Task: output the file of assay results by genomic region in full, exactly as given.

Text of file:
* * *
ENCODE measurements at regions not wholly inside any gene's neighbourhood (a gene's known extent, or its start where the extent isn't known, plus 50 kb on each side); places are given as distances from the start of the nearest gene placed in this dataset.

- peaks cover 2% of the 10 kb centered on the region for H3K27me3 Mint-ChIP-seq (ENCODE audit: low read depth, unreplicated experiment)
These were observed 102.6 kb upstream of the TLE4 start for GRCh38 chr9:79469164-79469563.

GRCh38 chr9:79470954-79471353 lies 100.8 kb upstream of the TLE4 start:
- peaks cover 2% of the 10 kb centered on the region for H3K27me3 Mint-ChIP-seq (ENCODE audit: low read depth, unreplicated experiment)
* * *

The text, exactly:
ENCODE measurements at regions not wholly inside any gene's neighbourhood (a gene's known extent, or its start where the extent isn't known, plus 50 kb on each side); places are given as distances from the start of the nearest gene placed in this dataset.

- peaks cover 2% of the 10 kb centered on the region for H3K27me3 Mint-ChIP-seq (ENCODE audit: low read depth, unreplicated experiment)
These were observed 102.6 kb upstream of the TLE4 start for GRCh38 chr9:79469164-79469563.

GRCh38 chr9:79470954-79471353 lies 100.8 kb upstream of the TLE4 start:
- peaks cover 2% of the 10 kb centered on the region for H3K27me3 Mint-ChIP-seq (ENCODE audit: low read depth, unreplicated experiment)